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How Obesity is Connected to Changes in Small Artery Function

An Investigator in the Center for Cancer Cell Biology, Immunology and Infection is homing in on the cellular and molecular mechanisms of obesity.

The United States leads developed nations in obesity with the rate of disease at 40 percent for adults and nearly 20 percent for children and adolescents, according to the Centers for Disease Control. Medical care costs for the many chronic conditions associated with obesity, including Type 2 diabetes, high blood pressure, cardiovascular disease and cancer, were estimated at $147 billion in 2008 dollars. The CDC adds to that estimate annual losses of productivity between $3 billion and $6 billion.

While the nation searches for prevention, treatment and policy solutions to the public health crisis, RFU Associate Professor of Physiology and Biophysics Carl White, PhD, is searching at the molecular level to discover how obesity, and the chronic inflammation it unleashes, may strangle the body’s smallest blood vessels, causing a cascade of serious health issues.

“I’m always struck that one of the first pathological manifestations of obesity is dysfunction in tiny blood vessels — the arterioles of the microvasculature,” Dr. White said. “This can be seen in obese children, well before we see any other of the more familiar pathological signs of disease like insulin resistance or hypertension. Right up front, we see a change in how small blood vessels function. So our big question is: How is obesity connected to changes in arteriolar function?

“Once we understand the mechanisms involved in how obesity makes us sick, we will be in a better position to target, manage, mitigate or reverse diseases at different stages in the process.”

Dr. White’s research team, which relies on the expertise of co-investigator Assistant Professor Joseph Reynolds, PhD, an immunologist, is focusing on the layer of fat tissue that shrouds most blood vessels in the body, with the exception of the brain. Called perivascular adipose tissue (PVAT), the fat was initially thought to act like padding to support and protect arteries. But a new understanding has developed over the past decade.

“We now know that there are signals coming out of this fat and going into the vessel to help it maintain its function,” Dr. White said. “In obesity, there are changes in the fat, so maybe something’s going on within the PVAT that is contributing to this microvascular dysfunction that we see so early on.”

Cells of the innate immune system called macrophages accumulate in the PVAT during obesity, recruited through chemotaxis, a process Dr. White likens to “following a chemical trail of breadcrumbs.” The cells sense and move toward signals released from adipocytes. Dr. White’s mentee, MD/PhD candidate Adriana Fresquez, developed a microscopy technique that captures macrophages undergoing chemotaxis.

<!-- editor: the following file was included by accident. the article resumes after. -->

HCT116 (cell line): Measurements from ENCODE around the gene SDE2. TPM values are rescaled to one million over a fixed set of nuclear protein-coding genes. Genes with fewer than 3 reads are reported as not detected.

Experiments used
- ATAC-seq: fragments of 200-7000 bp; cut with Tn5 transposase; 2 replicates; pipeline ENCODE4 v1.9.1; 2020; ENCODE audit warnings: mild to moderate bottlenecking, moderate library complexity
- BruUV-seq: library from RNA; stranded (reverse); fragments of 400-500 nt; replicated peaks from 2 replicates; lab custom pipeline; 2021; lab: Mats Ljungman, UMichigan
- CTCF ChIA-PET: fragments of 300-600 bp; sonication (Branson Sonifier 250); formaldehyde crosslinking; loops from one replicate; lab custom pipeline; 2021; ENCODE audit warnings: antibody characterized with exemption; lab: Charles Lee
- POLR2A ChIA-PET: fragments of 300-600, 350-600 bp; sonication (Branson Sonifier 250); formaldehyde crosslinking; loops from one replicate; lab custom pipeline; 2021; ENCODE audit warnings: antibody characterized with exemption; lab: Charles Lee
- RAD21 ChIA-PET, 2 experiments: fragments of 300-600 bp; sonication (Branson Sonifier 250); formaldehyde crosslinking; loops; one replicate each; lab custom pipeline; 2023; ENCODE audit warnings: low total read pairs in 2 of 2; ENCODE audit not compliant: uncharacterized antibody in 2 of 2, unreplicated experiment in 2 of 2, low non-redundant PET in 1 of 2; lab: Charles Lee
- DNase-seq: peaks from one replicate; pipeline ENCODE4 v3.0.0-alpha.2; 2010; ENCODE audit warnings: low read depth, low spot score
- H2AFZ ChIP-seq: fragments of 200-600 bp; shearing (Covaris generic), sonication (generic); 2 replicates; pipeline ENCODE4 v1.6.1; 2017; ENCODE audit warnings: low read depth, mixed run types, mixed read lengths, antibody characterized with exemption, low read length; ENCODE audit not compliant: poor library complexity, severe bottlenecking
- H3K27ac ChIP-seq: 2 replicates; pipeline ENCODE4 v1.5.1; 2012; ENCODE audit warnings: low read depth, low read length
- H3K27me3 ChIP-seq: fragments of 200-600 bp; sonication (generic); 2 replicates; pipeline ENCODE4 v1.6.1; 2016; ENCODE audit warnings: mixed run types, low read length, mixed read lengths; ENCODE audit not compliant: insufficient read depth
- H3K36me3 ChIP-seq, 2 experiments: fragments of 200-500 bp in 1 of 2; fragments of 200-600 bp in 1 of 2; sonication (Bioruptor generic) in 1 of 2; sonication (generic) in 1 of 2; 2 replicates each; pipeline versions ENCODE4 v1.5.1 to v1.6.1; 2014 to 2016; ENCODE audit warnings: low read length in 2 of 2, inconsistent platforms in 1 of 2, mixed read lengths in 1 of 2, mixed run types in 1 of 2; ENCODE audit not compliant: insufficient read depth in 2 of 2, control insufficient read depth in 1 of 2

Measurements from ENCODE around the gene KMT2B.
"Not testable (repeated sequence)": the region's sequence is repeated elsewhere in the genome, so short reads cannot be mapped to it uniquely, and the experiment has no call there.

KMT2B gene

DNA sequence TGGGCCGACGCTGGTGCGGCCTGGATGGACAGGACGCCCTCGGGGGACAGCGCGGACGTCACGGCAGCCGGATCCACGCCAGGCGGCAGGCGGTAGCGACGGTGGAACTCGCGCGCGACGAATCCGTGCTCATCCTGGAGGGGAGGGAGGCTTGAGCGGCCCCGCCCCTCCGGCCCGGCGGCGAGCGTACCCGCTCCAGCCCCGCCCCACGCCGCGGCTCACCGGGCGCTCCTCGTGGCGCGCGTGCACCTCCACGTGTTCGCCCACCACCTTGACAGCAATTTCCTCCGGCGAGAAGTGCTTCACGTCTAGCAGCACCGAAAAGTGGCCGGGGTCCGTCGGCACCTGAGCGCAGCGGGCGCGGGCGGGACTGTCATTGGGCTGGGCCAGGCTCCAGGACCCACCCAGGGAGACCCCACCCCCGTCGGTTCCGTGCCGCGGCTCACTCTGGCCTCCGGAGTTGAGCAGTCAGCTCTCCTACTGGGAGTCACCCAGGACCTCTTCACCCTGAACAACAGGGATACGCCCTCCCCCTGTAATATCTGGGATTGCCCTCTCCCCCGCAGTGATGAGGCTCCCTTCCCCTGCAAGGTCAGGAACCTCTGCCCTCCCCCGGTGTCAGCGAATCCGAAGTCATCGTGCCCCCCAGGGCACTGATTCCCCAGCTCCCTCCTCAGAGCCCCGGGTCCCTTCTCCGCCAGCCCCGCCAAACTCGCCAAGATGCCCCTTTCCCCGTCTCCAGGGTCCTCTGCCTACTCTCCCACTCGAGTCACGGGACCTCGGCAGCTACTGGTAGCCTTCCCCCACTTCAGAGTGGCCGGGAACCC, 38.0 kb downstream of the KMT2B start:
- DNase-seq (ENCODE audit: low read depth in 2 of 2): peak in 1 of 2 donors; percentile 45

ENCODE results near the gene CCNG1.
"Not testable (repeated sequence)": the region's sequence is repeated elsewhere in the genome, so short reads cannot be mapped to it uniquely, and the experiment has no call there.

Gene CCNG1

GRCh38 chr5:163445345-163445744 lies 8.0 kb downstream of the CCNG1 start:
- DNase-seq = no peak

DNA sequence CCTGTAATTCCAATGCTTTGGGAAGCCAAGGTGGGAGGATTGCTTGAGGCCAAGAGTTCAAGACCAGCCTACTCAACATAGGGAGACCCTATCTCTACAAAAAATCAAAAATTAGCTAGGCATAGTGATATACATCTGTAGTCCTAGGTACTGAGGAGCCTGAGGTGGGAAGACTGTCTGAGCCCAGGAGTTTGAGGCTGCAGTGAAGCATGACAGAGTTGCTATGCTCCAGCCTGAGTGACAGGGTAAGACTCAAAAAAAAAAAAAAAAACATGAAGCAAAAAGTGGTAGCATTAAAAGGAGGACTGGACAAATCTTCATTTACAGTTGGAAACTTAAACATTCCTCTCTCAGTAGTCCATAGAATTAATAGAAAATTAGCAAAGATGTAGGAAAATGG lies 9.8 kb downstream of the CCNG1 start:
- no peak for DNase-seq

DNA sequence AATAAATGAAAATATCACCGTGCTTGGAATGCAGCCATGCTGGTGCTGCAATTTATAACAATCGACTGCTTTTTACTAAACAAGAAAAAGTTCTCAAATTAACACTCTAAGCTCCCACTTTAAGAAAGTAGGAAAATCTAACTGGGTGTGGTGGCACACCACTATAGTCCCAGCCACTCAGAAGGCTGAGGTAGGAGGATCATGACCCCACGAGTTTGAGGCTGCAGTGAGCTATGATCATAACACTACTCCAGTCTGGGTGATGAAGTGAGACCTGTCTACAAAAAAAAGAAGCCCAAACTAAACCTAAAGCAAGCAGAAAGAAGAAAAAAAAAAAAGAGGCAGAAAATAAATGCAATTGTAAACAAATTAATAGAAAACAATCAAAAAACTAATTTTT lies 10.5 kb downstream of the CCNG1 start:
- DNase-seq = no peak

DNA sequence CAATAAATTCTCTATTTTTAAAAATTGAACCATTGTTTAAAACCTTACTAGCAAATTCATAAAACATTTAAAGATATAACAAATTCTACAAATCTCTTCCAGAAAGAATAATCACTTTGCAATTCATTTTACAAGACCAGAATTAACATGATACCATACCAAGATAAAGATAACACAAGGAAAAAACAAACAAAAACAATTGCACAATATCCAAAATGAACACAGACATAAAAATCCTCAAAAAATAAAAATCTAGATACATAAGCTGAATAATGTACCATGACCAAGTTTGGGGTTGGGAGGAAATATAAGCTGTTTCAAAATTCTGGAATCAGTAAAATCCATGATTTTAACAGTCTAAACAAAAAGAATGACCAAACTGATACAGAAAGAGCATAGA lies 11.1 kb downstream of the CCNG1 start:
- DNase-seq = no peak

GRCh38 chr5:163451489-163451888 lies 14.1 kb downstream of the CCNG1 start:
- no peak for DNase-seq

“See these three little guys crawling, reaching out — extending what looks like tentacles and kind of feeling around,” Dr. White narrates a snippet of video. “They’re sampling the environment as they move to where they’re needed. And with obesity, when they get to where they’re going, they have their work cut out for them. They need to mop up free fatty acids and debris from dead and dying adipocytes. But we don’t know if they ever finish, because the problem is always there. It’s never resolved. And that contributes to the chronic inflammatory response we see in obesity.”

Dr. White postulates that it is these “cleanup” macrophages that change the function of the microvasculature. He points to an in vivo image of a constricted arteriole.

“They’re impairing the ability to dilate,” he said. “The arterioles are constantly constricted. They don’t relax. And that ability to relax is very important for normal functioning.”

It’s been known for years that artery function is impaired in many disease states, including obesity, Type 2 diabetes and in aging.

“Obesity changes the physiology of the fat tissue, which brings in the macrophages, which promote inflammation,” Dr. White said. “Whatever they’re releasing in the process we hypothesize drives the microvascular dysfunction that we think could contribute to more serious complications of obesity. If that is true, it opens the possibility of targeting macrophages as a way of preventing these complications.”

Dr. White grew up in Northern Ireland, where he earned a doctorate in physiology from Queen’s University Belfast. Ireland has one of the highest obesity rates in Europe, a trend he notices on visits home.

“It’s devastating to see it in younger people, especially with the insight of what it’s doing to their microvasculature and long-term health prospects,” he said. “Obesity presents a really intriguing problem. You take the human and you change one thing — increase the adipocyte size — and now you have what is a very complex, global problem.”

Posted August 20
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